"As in any high school, young people need to be accountable. That's a systemic problem," he says. "I am shocked and appalled by how much people want to focus on who else is responsible whether it's an academic issue, a discipline issue, or whatever."

Spencer's focus on accountability and output is one trait that has drawn him acclaim from current and former students.

"Mr. Spencer made sure everyone did their best this school year," says freshman Delaney McCormick. "I think he did his job, making sure students followed the rules to make sure we had a safe school where we were focused on academics."

2013 graduate David Griffith concurs.

"I believe that Mr. Spencer's enduring legacy will be his reputation as a wise and discerning man whose insights into the needs of the L-SHS community enriched it," Griffith says.

Considering one's own legacy tends to be uncomfortable, which was evident as Spencer pondered what he hoped his would be. Ultimately, he settled on "someone who was a good person" and "someone who was always there when you turned to me."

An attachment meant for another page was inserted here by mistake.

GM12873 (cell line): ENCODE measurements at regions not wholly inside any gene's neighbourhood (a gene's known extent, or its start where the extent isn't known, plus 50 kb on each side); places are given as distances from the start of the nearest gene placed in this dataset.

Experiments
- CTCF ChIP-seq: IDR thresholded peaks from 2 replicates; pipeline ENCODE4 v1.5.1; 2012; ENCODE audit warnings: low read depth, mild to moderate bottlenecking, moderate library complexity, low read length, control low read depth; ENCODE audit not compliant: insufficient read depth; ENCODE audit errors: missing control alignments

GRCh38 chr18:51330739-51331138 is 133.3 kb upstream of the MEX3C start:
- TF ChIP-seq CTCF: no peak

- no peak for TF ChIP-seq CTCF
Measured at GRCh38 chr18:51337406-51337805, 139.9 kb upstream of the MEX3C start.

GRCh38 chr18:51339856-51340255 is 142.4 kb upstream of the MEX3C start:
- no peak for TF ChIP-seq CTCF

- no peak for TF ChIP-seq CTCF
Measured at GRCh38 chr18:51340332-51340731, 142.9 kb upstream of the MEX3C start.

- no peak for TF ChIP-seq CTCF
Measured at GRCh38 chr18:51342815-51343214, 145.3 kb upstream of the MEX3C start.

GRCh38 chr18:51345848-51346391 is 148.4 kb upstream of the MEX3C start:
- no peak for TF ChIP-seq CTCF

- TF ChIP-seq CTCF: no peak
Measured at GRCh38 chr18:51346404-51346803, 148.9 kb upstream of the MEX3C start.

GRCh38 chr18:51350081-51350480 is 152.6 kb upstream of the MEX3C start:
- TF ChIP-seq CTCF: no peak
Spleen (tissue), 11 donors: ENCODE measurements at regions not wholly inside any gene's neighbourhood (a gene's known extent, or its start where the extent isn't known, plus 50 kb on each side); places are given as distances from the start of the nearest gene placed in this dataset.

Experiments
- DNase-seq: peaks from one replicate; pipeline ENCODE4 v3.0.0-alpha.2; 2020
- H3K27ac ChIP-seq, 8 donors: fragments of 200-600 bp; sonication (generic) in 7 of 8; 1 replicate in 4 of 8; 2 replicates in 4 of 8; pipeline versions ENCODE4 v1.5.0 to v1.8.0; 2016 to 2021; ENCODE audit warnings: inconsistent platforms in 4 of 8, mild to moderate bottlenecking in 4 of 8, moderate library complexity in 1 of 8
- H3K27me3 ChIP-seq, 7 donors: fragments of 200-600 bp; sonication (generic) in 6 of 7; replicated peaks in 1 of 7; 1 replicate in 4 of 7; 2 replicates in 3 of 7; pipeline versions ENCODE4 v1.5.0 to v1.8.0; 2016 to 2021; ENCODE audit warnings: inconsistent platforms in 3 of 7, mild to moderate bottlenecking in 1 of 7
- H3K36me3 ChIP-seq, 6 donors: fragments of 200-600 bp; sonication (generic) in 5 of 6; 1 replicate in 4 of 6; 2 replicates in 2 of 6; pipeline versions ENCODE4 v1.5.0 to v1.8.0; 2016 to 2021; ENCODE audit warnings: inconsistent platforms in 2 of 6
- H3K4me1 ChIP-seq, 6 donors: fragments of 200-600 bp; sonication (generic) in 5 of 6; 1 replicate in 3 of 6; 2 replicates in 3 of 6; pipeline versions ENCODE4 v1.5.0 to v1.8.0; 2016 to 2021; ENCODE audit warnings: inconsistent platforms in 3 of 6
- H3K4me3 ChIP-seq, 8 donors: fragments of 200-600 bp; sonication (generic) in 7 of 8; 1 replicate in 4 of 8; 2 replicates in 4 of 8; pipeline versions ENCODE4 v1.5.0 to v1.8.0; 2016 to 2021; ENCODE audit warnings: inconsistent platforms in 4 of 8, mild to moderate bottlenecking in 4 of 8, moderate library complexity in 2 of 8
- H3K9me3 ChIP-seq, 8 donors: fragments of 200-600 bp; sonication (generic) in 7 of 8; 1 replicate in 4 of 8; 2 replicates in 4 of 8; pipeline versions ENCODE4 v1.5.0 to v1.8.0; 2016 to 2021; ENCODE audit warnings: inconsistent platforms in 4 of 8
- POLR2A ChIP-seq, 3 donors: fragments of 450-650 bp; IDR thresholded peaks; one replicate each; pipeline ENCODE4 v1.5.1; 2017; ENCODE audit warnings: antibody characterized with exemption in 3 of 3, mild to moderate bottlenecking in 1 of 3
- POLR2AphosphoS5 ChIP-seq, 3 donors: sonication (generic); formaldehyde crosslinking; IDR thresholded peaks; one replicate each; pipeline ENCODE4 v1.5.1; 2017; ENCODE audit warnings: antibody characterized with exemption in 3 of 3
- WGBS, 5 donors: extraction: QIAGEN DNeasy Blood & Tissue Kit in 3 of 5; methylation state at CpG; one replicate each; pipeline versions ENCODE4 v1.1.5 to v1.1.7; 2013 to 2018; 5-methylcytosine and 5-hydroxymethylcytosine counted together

That was certainly the case for Class of 2015 Valedictorian Ethan Emmert, who spoke in affirmation of Spencer's helpfulness and advocacy before, during, and after his time at the high school. Even before his freshman year (which was just as Spencer was settling into his role as principal at L-S), Emmert recalls that "even before he knew how to log into PowerSchool", Spencer was willing to help work out a problematic course schedule. That penchant for student engagement continued.

"He really did make an effort for students to feel welcome. He learned students' names and greeted us in the hallway," Emmert explains. "Now, he's written me two terrific recommendation letters for college and employment, and I am extremely grateful for the impact he had on my high school education."